vantage by independent companies.
In addition there is the ugeestion
put forward by one member of the
committee that the government tt-ke
over the coal mines and either op
erate them or lense them under the
secretary of the interior. While Sens.
Kenyon and Tarda man may he
counted upon to vote that such leg
islation be recommended to the sen
ate, the remainder of the commit
tee is expected to vote against it.
The committee has come upon
evidence that its members say war
rants a more thorough investiga
tion. The probe, which was ex
pected to come to an end after fuel
administration officers and munition
authorities of New York hail been
heard, now will continue indefinitely.
TO PREVENT MORE
10 PUT WILHEL
Do You Want Your Kaiser or Peace?
Emperor Asked Soldiers and the
Answer Came in a Mightv
Internatioaal Nev. s Scrvi -e:
LONDON, Nov. 3o. The formal decree of abdication signed
by William II, which has just been received from Holland, re
nounces forever all rights to the imperial crown and the kingship
of Prussia and releases all officials from their oath of allegiance,
said a News Agency dispatch from Amsterdam this afternoon.
The decree of t.bdication just re-
reived in Herlin is evidently a new
document, drawn up by the ex-kai-
; ser at the urgent demand of the
j new socialist government, it was an
! nounced shortly alter the kaiser fled
to Holland that the German govern-
ment would Insist upon the kaiser
abdicating formally and that the de.
j rree of abdication would be printed
1 in German newspapers "to set at rest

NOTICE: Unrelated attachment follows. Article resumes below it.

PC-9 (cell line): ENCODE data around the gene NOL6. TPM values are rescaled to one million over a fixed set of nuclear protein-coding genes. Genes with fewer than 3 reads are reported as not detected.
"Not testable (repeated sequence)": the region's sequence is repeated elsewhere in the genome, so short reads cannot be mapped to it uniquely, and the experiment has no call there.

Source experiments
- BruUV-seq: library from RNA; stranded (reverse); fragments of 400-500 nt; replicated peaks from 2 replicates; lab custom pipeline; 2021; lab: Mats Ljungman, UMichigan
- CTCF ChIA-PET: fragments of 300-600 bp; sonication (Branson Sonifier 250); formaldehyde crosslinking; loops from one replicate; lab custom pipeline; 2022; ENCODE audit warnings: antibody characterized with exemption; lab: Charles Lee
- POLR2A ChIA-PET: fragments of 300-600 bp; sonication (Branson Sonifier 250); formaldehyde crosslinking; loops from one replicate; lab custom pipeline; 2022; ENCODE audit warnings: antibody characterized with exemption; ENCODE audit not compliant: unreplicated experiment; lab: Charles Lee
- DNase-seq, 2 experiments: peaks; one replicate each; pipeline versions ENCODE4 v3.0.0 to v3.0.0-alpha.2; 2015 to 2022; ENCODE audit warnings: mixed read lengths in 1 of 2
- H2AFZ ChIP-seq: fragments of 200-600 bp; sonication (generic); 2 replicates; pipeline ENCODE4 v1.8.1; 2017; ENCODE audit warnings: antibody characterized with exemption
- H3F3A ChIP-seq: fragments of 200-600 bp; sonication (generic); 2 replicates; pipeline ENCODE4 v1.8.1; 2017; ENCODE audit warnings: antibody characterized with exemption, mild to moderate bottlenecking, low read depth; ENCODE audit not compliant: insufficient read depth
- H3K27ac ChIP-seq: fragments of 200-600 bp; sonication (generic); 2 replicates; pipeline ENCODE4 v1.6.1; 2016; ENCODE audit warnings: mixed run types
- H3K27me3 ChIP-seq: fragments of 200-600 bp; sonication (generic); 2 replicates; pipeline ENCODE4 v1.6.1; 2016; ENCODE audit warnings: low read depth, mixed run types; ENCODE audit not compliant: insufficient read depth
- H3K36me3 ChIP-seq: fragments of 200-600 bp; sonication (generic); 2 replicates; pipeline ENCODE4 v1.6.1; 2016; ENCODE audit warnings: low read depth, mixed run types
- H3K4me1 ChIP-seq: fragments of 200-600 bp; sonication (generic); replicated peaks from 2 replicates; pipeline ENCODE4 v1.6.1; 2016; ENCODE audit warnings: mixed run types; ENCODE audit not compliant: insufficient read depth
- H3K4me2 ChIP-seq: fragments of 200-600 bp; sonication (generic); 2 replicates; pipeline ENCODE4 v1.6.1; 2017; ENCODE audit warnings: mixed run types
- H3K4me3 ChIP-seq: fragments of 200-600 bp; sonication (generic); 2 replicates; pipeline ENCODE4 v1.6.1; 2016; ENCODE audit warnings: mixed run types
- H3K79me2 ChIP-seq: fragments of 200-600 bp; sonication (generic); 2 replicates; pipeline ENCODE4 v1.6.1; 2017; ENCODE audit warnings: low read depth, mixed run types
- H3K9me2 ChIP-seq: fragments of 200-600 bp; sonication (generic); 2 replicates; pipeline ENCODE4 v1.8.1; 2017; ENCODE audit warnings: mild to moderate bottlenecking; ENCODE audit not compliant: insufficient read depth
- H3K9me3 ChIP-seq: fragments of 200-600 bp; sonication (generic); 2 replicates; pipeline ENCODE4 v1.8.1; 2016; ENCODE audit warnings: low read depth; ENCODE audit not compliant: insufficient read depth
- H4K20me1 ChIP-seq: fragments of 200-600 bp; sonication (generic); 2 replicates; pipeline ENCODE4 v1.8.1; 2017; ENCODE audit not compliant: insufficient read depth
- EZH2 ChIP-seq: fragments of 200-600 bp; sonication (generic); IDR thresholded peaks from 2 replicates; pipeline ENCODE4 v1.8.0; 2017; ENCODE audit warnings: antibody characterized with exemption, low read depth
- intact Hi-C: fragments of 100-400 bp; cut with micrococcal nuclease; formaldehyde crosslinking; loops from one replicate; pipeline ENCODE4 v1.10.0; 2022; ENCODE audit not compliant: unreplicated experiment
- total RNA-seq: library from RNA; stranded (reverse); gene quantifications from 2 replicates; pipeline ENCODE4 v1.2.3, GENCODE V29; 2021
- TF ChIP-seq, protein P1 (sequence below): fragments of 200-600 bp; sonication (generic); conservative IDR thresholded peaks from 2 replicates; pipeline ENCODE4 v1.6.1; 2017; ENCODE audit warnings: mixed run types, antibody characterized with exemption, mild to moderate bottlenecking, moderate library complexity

the suspicions of the allies."
i (JI3KMAX (iKM'KALS
International News service:
LONDON, Nov. T0. Three Ger
man army generals are attempting
to launch a counter military revolu
tion in Germany to replace the ex
kaiser on the throne, according to
an Amsterdam dispatch to the Daily
The German generals in question
are von Arnein, von Klsa and von
Der Maritz. They are said to have
the assistance of other military
They have many soldiers in their
following, it is reported.
At Aix-la-Chap lie and Brunswick
soldiers tore down the revolutionary
TV .lOHV M'llVC.II STUART.
I n tern at Ion nl News . erri.e;
PARIS. Nov. .10. "Do you want
your kaiser or do you want peace?"
demanded the former emperor of
Germany to hid assembled Prussian
troops at Spa when he learned thatj
revolution was fast springing up in
"Peace," was the answering shout.
These and other interesting details
j of events at German great head
quarters at pa dvrlng the stormy
days just before the ex-kaiser ab
'.'catc: wa.'H lcs:rib'd ero today
( i..v to .Muenr-ii iiu na-- jum ar.i,pms aJJ lnid lown mKst be carried
I rived from tho R dgian city. . out aR(1 thf. (;,.,. ins arp warned
Sjvi ill State of SU-KP. thaT tllfi romiitions of peace that
The inhabitants at Spa had many folI,)w b(. hard."
(stories to tell of the incidents at I The Relgians declare that the Ger
! Spa. The ex-kaiser was told by his ; maUH have continued persi.-tentlv to
i generals that mutiny was wide- j carrv off (Rttk. an1 furnitmo. Th
.spread among the German troops in Germans attempted to defend them
, Helgium and that a force was get- ?(lhP3 hy spying that thev had tak
ting ready to march upon Spa from I en cattiP jnto pogh,m along with
Liege and compel the war lord's ab- ; th(.ir arml,s anrt thal (jf-rman oar
I dication. Spa was then .lit in a statj j penters Avith the troops had eon
i of siege. The streets were barricaded j
and machine guns were mounted at (CC'NTINPLD ny PA G K FIVE)
Increase in Price of Newspapers
Elective Sunday, Dec. 1, 1918, the retail price ot South Bend daily nevpaper